Jordan Levin, CEO of the WB network, thinks that might be the case. Asked about the dowtturn in sitcoms, Levin hypothesized during a recent industry forum that cable nets have a leg up in comedy because they won't be as fettered by conceits about political correctness and taste that constrain broadcasters. And while that might sound like an alibi for a trail littered with "Friends" knockoffs, the howls that greeted even modestly controversial shows like "Whoopi" and "Coupling" provide some support for the theory.
All this brings us back to "Sex and the City," which, in its slightly sanitized form, demonstrates that the name was always something of a misnomer. In fact, the series draws its strength from universal themes about friendship and yearning to connect romantically--whether that involves the awkwardness of befriending an ex-lover or the emotional toll of a painful breakup.
Admittedly, the basic cable-ready version of the HBO show loses a bit in translation. Sure, there's a bare ass here or there, and TBS can still get away with lines like, "Who are you, Goldicocks?" when Samantha complains about a guy's excessive endowment. At the same time, Margaret Cho's guest turn as a profane fashionista isn't nearly as funny minus her freewheeling use of the "F" word.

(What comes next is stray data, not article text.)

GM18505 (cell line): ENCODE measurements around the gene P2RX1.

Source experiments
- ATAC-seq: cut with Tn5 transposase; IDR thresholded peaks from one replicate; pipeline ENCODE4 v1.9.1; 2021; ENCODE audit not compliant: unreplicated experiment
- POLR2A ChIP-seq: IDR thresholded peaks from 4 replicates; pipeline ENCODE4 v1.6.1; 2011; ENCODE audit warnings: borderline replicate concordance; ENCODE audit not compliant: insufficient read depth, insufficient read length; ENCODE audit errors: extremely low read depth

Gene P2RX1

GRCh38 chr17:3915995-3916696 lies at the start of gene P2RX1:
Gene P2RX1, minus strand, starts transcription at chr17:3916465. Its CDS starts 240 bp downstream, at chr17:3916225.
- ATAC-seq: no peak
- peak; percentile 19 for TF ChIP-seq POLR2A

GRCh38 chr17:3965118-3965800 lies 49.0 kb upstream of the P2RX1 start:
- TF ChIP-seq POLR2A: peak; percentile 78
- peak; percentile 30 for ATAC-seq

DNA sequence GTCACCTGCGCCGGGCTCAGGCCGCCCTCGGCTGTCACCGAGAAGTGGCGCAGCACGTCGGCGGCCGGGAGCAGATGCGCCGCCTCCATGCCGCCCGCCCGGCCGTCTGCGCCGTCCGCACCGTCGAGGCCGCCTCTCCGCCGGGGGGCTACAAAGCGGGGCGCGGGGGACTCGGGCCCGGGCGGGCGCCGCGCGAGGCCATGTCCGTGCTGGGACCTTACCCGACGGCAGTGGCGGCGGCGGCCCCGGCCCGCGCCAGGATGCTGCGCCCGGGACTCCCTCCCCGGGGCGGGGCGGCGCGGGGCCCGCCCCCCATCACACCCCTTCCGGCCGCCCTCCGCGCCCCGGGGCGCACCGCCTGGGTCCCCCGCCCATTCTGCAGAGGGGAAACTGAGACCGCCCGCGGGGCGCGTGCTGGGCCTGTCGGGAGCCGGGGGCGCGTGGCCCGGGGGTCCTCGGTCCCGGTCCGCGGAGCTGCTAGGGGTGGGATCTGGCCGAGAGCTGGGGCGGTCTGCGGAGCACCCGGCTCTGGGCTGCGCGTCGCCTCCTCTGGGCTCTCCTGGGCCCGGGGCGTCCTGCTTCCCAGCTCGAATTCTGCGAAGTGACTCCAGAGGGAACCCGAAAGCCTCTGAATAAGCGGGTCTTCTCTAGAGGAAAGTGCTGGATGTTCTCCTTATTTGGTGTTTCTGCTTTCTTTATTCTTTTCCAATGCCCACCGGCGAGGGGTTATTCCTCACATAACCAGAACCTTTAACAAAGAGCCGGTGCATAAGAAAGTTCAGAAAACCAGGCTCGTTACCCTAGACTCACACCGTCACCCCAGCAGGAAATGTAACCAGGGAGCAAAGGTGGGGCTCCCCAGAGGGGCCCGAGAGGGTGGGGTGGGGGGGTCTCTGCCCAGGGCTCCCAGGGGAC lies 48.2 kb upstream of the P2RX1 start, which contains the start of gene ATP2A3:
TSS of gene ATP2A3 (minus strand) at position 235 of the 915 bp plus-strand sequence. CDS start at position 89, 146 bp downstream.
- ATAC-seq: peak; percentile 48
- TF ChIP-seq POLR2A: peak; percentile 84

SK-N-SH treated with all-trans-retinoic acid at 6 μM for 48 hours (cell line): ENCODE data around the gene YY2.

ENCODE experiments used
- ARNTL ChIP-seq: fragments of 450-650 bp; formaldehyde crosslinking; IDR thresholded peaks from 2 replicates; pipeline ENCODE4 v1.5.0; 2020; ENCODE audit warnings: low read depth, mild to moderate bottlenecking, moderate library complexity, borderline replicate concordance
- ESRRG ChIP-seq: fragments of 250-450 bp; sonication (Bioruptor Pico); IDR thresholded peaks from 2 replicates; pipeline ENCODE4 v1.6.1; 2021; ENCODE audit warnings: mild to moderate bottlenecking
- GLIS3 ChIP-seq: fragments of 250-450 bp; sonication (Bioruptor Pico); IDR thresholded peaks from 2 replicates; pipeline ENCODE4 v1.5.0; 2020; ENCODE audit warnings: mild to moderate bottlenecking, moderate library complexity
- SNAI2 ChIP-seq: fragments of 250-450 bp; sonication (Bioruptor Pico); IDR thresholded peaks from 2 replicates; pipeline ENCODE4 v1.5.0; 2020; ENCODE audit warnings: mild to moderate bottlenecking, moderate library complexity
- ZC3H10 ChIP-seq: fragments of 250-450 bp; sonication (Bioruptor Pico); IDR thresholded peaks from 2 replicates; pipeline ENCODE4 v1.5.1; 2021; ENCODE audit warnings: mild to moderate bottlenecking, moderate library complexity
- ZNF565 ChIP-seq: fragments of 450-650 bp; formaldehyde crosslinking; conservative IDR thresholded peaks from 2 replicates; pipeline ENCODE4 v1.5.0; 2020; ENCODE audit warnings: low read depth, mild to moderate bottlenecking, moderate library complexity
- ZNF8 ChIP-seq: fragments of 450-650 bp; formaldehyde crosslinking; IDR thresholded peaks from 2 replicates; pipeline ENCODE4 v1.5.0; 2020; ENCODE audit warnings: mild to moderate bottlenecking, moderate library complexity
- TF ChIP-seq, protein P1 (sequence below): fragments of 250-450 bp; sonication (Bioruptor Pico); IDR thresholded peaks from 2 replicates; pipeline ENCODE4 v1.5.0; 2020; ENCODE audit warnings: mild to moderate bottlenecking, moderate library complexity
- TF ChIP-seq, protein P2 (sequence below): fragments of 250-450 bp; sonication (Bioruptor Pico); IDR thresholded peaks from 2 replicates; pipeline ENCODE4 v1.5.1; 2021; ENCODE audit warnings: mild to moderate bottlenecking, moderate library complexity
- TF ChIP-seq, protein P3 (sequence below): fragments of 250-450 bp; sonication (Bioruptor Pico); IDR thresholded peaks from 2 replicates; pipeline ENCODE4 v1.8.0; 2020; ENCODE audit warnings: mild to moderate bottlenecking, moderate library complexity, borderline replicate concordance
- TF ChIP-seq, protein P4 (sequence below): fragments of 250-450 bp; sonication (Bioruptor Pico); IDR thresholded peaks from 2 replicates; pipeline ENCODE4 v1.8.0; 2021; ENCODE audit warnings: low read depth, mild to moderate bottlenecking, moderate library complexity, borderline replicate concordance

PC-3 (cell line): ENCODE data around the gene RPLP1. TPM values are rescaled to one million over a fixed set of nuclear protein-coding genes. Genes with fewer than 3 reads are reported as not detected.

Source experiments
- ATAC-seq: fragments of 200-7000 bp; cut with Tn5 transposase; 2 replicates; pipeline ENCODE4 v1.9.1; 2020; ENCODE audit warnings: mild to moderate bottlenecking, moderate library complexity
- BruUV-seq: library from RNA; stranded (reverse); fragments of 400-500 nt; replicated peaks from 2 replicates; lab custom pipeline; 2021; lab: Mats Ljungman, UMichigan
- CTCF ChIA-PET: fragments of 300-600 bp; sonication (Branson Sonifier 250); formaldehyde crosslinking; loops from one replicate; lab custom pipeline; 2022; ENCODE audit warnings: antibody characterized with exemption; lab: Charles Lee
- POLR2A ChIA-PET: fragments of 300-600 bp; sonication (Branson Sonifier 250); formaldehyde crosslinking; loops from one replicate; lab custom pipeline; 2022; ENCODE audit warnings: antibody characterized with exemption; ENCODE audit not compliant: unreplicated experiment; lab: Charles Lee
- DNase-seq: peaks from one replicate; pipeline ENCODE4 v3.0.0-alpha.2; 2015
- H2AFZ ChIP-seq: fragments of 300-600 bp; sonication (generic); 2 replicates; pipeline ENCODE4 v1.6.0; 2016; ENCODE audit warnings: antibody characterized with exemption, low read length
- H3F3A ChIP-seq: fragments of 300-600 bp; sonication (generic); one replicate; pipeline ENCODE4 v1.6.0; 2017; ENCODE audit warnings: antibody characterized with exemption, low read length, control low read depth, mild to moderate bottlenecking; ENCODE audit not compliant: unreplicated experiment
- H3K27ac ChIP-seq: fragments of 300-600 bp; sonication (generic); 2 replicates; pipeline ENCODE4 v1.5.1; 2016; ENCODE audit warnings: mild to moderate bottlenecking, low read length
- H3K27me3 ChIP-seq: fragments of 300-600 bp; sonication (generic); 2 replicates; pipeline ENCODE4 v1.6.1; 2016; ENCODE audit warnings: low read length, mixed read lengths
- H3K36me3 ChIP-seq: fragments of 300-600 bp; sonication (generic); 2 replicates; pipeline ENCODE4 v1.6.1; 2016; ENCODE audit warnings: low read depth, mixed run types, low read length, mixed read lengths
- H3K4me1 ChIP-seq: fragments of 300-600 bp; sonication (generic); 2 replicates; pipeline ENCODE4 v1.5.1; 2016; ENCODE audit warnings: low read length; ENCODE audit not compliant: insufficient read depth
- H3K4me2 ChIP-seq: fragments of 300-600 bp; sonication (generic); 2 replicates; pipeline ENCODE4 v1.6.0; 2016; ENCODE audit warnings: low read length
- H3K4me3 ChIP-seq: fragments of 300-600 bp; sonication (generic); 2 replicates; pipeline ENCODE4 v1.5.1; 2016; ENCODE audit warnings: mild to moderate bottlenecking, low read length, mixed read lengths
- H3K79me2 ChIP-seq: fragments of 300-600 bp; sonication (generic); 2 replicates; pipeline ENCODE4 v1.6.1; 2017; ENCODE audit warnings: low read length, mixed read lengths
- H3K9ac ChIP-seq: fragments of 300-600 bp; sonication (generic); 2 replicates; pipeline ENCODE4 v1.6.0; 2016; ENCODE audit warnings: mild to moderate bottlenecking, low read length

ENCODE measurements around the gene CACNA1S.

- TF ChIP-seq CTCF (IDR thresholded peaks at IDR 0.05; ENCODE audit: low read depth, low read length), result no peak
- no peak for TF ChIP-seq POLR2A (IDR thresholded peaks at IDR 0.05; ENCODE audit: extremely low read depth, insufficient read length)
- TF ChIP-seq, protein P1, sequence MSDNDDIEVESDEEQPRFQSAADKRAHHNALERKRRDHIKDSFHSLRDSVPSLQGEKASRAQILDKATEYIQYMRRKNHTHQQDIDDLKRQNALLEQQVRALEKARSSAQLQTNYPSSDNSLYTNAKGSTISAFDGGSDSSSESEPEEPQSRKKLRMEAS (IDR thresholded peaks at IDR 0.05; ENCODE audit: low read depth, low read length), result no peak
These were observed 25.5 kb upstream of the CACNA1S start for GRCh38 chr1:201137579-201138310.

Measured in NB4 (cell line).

It's not a small-screen version of the Farrelly brothers, however, that TV's been missing. What "Sex" and some of cable's racier dramas remind us is that when language and sexuality feel organic instead of forced into the world in which they're depicted, "pushing the envelope" is hardly necessary.
None of this is particularly good news to cultural warriors determined to stoke public outrage, or academics who count up acts of depravity and their correlation with the poisoning of youthful minds. Because the troth is most people who watch shows such as "The Sopranos" and "NYPD Blue" reach a point where the content feels natural--the latter's addition of "Bullshit" to the broadcast lexicon transpired almost without notice.
In a more recent example, many critics dwelt on the torrents of bluer language in "Deadwood," only to get caught up in the Western's intricate web of characters.
As a consequence, after a few weeks, series creator David Milch's creative use of compound words became--if not wholly unobjectionable--considerably less the focus of discussion.
Similarly, it wasn't R-rated liberties that made "Sex and the City" compelling, which bodes well for TBS' acquisition and poorly for those who fixate on such trifles at the expense of the big picture.
People will never stop wanting to laugh, but my guess is slipping tawdrier dick jokes past the censors won't produce the next great comedy.
Like the nostalgic opening tune in "All in the Family," the sitcom might rather have to embrace its past in order to find the future.
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|Title Annotation:||Tuning In|
|Date:||Jun 14, 2004|